By John Carver, Maury County Public Schools Chief Digital Learning Officer
Everything is changing.
Across the country, classrooms and learning will look much different. Textbooks with paper pages will be replaced by devices; teachers will be able to utilize tablets and digital chalkboards; quizzes and exams will become easier to track. Lessons will become more interactive, transforming students from passive to active learners.
In Maury County, the technology revolution isn’t coming—it’s already underway. As you’ve likely already heard the news coverage, or while attending Wiring the Classroom: Empowering Students through Technology, Maury County’s schools are pioneering the way for education technology.
As the chief digital learning officer for Maury County Public Schools, I’ll be overseeing our digital integration efforts. Most notably, the district is implementing DIPLOMA (Digital Integration, Plan for Learning Mobile and Accessibility), a program that will eventually place a digital device in the hands of every student and teacher. This 1:1 movement—one device per person—has commenced, with the ultimate goal for MCPS to become the premier 1:1 district in the state.
The significance of our technology revolution in Maury County isn’t the simple act of buying devices— it’s the vision and implementation. We’re not just giving every student a device; we’re inspiring and empowering them.
The 1:1 movement is a revolution because it’s a change in the culture of learning as teachers are an impetus for learning with technology becoming an integral part of the curriculum.
In Technology Integration for the New 21st Century Learner, Nancye Blair explains that developing a culture immersed in technology involves making the needs of the 21st century learner a priority, deliberately empowering teachers to innovatively craft digital learning experiences and a shared vision and unique plan for students and teachers.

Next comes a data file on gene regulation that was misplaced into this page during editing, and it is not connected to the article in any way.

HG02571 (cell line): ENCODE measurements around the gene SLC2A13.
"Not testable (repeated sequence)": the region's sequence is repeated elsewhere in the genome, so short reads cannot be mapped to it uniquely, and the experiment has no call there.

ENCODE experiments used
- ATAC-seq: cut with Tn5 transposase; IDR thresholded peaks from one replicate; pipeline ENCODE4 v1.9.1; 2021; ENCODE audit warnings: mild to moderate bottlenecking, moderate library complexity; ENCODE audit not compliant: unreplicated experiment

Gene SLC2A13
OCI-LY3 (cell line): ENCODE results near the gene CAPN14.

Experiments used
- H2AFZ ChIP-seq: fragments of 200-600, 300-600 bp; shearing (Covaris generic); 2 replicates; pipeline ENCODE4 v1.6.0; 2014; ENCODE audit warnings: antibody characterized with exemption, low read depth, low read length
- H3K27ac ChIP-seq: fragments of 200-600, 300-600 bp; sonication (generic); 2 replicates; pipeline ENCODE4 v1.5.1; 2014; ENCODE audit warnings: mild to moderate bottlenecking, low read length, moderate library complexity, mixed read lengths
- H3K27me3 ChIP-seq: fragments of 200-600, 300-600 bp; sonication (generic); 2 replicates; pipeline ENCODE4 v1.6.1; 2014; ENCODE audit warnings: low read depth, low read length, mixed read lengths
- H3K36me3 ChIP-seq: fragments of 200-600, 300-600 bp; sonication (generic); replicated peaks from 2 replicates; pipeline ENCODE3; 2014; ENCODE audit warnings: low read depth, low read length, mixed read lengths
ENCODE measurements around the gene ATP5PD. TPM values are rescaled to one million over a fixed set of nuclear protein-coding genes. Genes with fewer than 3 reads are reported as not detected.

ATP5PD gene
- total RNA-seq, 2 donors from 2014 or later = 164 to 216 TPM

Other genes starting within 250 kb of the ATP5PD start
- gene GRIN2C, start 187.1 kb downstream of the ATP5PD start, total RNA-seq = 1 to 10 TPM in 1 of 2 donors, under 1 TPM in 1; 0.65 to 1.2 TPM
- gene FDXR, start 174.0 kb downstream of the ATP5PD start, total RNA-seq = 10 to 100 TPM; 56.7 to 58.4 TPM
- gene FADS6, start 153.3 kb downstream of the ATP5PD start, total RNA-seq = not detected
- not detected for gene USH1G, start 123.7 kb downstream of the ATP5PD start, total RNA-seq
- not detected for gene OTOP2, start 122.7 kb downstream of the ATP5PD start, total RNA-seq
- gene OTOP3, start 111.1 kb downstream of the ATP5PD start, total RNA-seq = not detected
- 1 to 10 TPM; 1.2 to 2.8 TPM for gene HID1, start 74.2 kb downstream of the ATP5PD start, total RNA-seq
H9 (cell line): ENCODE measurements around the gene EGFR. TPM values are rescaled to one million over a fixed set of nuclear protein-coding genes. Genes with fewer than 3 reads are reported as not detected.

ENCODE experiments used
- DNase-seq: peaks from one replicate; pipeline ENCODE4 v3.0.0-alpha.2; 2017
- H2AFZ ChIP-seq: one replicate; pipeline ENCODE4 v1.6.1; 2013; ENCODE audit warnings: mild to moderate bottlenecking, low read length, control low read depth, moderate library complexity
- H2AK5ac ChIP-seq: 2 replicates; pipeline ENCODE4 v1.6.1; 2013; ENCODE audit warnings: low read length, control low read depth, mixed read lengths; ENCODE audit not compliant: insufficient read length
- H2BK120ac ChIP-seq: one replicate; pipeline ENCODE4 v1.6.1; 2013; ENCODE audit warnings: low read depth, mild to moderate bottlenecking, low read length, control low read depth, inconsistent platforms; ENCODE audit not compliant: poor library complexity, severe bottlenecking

The change we will see through this vision and culture is an expanded access to content, collaboration in knowledge creation and feedback to students, teachers and parents that is faster and more granular. Connecting every student, every classroom, every school, learning becomes more real world, project-based and hands-on.
The end result is that Maury County will produce digitally literate students with 21st century skills prepared for 21st century colleges and 21st century workplaces.
This goes beyond devices and the internet. MCPS students are benefiting from STEAM (Science, Technology, Engineering Arts and Math) instruction that will further allow students to unlock workplace success.
A majority of high-paying jobs will be in STEAM career fields—and these jobs are growing. By 2018, one in 20 jobs will be STEAM related.
MCPS is at the forefront of the STEAM movement. Schools across the country have implemented the STEAM model, but MCPS has the first K-12 STEAM campus in the nation at Mt. Pleasant. STEAM instruction enables schools to break out of the industrial-age teaching model of listener and lecture and instead empowers students to be the next generation of creators, thinkers and problem solvers through project-based and experiential learning.
On April 13, Mount Pleasant students had the opportunity to discover STEAM career paths at the Maury County Public Schools and Junior Achievement STEAM Summit. The immersive style of the summit enabled students to be involved in science, technology, engineering, art and math without even knowing it.
The DIPLOMA program and STEAM integration are both in support of the MCPS Keys to College and Career Readiness and the district’s commitment to “unlocking potential for all students.”
As Maury County continues this transition in the education environment and culture, we ask students, parents, businesses and members of the community to support this empowering transformation—a transformation that goes beyond academics and can benefit our local workforce, economy and community.
In the months and year ahead, we look forward to sharing more news from this exciting endeavor. Stay tuned as Maury County’s schools blaze a successful path to technology integration.